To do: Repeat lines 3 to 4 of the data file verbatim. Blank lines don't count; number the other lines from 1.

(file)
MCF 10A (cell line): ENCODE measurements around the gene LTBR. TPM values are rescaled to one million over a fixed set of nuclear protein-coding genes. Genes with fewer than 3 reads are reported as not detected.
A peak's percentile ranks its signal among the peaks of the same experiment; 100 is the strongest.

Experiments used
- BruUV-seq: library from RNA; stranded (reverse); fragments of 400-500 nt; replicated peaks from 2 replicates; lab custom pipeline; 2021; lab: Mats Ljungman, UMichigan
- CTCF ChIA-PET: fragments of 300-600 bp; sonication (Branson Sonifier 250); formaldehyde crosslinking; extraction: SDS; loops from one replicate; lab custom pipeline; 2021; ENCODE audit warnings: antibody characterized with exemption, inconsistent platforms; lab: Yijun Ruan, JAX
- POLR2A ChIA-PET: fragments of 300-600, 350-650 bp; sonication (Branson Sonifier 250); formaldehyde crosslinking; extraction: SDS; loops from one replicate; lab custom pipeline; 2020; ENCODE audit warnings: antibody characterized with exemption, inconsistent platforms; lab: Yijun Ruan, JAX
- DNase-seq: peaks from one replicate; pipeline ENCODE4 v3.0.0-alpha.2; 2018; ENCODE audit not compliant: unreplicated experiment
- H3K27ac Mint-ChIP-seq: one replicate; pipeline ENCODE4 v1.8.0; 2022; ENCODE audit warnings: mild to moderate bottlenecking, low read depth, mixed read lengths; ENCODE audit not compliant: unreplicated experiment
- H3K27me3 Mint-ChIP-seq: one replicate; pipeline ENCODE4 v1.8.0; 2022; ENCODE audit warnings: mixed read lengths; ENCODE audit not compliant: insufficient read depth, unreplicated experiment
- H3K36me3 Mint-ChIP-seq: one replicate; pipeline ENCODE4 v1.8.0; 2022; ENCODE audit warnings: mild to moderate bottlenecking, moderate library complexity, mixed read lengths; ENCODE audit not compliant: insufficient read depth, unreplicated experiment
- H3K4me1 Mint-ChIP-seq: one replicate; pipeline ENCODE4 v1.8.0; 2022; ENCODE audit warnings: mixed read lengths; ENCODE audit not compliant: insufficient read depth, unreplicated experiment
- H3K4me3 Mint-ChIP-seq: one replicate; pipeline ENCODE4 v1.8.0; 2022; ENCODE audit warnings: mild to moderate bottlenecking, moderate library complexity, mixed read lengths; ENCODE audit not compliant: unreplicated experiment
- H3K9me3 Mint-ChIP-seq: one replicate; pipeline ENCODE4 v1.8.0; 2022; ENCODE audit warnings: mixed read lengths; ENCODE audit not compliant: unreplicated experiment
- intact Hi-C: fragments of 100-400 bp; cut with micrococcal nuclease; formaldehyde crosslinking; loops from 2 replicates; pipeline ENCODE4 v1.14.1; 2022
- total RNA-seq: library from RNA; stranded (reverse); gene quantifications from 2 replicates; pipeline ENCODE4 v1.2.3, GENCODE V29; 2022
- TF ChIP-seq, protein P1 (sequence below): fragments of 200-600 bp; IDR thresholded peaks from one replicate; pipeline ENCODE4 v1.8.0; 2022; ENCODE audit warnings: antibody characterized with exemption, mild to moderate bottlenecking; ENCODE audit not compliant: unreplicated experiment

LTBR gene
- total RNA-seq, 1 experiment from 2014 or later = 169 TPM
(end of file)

Experiments used
- BruUV-seq: library from RNA; stranded (reverse); fragments of 400-500 nt; replicated peaks from 2 replicates; lab custom pipeline; 2021; lab: Mats Ljungman, UMichigan